A Fifth Avenue Fantasy Comes to an End: Farewell, FAO Schwarz
The store opened in Manhattan in 1870 and moved to its current spot in 1986, two years before Tom Hanks and Robert Loggia played “Heart and Soul” and “Chopsticks” on its now-famous giant floor piano. If you’ve seen Mighty Aphrodite, Baby Boom, Big Business or even the latest Smurfs movie (which I thankfully haven’t), you’ve seen the store, and if you’ve been lucky enough to visit it, you know that the movies weren’t lying about its magnificence.
I’ve played on the floor piano. I’ve watched my baby brother take a running jump into a huge pile of stuffed animal puppies because he couldn’t resist, and saw his arms reach out in a giant puppy embrace. Every stuffed animal there always seemed softer than any we’d ever touched before, and cuter, too. Giant Lego displays, craft centers and the ability to customize dolls and Muppets added to the magic, along with a giant candy department.
I’m not the only one who’s already in mourning.
After I moved to New York, the flagship store was always a stop when friends came to visit, whether or not they had kids. It was good for celebrity-spotting, too, probably since they were among the few who could actually afford to buy something there. My brother and I saw Gwen Stefani there, right after No Doubt had their first hit. And I remember wandering around about 10 paces behind a celebrity I was sure I recognized, thinking, I know I recognize that guy, who is he? and then Oh wait, he looks like Al Franken would look if he dropped a lot of weight and grew up and had kids. Guess what? Since I’d last seen him on TV, Al Franken had dropped a lot of weight and grown up and had kids, and that’s the man who was eyeing me nervously as I stalked him through the store. (Once I figured out who he was, I stopped, curiosity satisfied, and let the man shop in peace.) Another memory to add to my list, and hopefully not one he remembers.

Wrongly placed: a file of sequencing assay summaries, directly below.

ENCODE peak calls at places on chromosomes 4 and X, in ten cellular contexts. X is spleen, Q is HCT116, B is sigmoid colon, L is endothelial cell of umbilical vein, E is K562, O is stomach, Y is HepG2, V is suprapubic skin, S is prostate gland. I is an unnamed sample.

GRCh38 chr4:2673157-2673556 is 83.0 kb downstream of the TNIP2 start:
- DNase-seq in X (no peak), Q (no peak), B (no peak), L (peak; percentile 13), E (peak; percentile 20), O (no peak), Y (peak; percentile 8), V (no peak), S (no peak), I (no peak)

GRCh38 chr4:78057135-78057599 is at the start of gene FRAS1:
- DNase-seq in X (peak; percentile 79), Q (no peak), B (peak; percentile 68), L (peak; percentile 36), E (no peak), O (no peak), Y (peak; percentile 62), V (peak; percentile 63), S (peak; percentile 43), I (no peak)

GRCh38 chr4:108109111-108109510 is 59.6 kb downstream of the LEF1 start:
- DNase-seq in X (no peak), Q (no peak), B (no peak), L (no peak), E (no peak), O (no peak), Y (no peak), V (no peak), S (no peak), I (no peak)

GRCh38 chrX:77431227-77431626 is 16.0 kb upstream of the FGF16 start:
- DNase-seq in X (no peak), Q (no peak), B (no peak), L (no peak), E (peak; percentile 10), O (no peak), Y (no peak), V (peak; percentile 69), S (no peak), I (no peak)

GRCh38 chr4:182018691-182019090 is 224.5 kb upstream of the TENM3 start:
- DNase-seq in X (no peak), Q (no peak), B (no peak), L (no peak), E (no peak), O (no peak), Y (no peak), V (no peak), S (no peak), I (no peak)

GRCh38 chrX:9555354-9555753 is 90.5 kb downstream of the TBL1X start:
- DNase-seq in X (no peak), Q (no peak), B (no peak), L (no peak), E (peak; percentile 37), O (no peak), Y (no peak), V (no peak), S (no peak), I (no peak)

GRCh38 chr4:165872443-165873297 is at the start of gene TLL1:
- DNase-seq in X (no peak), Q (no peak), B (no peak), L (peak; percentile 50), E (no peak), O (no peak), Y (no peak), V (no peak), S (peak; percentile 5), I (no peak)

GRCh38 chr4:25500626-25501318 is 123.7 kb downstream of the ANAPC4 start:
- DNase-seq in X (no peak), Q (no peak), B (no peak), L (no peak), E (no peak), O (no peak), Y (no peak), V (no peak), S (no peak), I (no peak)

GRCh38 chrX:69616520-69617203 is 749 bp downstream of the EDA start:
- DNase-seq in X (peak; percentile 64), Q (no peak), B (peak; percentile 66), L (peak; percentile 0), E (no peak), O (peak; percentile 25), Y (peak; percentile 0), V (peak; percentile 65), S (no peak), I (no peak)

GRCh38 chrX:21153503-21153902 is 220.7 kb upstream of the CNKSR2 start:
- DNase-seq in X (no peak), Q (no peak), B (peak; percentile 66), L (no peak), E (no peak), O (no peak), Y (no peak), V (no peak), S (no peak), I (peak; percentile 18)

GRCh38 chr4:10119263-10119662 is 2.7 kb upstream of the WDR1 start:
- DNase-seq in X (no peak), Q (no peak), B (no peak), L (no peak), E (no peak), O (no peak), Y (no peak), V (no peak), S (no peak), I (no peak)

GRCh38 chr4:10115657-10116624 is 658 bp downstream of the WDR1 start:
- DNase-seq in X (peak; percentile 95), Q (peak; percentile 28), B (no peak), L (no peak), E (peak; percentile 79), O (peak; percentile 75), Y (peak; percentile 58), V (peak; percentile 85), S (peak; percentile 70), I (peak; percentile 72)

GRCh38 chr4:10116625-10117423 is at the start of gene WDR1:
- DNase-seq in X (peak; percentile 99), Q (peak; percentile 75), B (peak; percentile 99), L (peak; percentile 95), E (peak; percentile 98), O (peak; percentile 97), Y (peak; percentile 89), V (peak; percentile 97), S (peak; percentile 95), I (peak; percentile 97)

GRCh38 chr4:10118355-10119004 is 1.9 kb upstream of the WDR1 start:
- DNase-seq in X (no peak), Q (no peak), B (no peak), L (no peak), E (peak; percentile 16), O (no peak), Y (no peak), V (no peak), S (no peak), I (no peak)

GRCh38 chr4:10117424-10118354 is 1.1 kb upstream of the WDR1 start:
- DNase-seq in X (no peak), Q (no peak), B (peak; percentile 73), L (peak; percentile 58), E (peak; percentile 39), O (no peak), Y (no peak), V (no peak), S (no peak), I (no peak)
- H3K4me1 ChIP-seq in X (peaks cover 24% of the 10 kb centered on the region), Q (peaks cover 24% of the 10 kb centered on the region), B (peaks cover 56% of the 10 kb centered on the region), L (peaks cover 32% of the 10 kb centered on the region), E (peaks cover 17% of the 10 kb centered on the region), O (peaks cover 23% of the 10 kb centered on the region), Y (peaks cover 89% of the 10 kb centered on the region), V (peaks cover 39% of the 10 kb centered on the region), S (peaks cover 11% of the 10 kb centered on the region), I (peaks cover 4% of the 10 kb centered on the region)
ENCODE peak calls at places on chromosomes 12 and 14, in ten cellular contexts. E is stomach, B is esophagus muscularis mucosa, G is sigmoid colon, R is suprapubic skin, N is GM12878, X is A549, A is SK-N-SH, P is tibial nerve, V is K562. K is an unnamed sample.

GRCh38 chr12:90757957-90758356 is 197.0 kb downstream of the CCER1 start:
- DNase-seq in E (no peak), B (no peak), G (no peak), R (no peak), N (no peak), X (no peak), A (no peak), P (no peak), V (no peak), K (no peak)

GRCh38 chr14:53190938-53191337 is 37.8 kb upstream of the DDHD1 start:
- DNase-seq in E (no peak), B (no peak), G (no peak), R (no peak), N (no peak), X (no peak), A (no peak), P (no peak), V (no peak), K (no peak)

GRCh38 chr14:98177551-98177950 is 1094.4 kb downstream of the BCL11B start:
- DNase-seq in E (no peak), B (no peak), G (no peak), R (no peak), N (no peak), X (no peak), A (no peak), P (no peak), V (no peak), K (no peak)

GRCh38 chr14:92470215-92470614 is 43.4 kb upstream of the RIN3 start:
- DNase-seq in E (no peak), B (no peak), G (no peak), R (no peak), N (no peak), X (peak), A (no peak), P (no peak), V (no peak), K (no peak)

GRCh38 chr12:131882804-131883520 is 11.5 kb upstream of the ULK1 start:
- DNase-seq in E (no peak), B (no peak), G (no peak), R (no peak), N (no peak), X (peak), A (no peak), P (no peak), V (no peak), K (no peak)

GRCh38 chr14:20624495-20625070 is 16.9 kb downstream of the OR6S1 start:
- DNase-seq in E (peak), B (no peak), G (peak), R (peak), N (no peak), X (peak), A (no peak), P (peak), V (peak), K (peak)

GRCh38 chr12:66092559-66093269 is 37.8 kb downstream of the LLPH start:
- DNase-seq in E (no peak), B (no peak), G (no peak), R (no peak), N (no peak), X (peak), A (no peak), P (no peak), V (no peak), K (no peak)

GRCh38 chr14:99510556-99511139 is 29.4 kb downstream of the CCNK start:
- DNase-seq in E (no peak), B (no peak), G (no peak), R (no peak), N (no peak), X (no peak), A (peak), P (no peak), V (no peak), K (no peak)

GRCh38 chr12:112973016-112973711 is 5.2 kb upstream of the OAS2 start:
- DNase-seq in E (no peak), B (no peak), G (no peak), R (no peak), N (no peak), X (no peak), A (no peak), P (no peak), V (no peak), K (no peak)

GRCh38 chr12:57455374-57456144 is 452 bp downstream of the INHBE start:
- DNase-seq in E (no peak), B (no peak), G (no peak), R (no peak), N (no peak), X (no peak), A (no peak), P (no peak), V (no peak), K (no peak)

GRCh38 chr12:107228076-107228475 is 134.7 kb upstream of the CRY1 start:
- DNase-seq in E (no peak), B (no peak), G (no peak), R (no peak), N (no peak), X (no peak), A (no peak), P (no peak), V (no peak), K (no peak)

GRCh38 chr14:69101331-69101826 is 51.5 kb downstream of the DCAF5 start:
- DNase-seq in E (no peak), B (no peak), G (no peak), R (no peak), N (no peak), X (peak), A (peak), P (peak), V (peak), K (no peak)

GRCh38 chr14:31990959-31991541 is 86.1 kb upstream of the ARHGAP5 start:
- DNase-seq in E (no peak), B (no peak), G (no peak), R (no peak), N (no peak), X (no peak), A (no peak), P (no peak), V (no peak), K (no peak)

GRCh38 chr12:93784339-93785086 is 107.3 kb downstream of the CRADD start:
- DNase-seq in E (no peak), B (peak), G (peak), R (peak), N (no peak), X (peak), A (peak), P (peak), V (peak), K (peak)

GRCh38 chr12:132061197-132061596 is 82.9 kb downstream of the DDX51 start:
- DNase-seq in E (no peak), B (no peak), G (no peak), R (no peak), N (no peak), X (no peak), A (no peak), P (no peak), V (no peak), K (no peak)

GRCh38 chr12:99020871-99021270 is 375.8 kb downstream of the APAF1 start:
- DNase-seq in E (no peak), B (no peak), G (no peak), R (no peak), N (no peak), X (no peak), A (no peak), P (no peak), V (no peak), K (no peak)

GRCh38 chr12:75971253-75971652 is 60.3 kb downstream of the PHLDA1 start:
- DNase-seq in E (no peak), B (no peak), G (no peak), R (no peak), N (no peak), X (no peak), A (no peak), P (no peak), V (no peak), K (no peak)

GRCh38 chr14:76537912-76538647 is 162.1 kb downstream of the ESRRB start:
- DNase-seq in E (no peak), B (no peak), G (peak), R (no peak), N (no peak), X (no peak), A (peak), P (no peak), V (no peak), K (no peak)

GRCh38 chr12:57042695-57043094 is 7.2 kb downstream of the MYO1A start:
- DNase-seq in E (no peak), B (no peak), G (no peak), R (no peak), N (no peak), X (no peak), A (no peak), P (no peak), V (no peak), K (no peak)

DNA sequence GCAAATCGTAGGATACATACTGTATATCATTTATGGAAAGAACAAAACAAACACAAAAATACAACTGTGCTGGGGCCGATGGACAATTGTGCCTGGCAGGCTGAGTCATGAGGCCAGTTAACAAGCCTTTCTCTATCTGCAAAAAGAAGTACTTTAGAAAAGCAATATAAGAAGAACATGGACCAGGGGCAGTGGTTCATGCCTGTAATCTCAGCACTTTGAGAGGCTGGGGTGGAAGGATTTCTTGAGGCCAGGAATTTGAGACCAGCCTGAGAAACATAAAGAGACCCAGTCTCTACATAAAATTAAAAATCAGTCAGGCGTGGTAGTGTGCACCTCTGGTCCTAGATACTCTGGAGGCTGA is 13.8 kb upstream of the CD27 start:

But you don’t go there for the celebrities. The FAO Schwarz on Fifth Avenue is the toy store you picture in your head when you let go for a moment and channel your inner 5-year-old. You instantly get why that scene in Big stuck in your head for all those years. Just like Tom Hanks, you become a little kid again, and it happens when you step through that door and leave your cynicism outside. Your jaw drops at the size of the stuffed giraffes, the flying toys zooming around the store, the unbelievable scope of it all. When you’re there, instead of thinking about shopping and rising costs and commercialism, you just play.
And that is what we’ll all miss the most.
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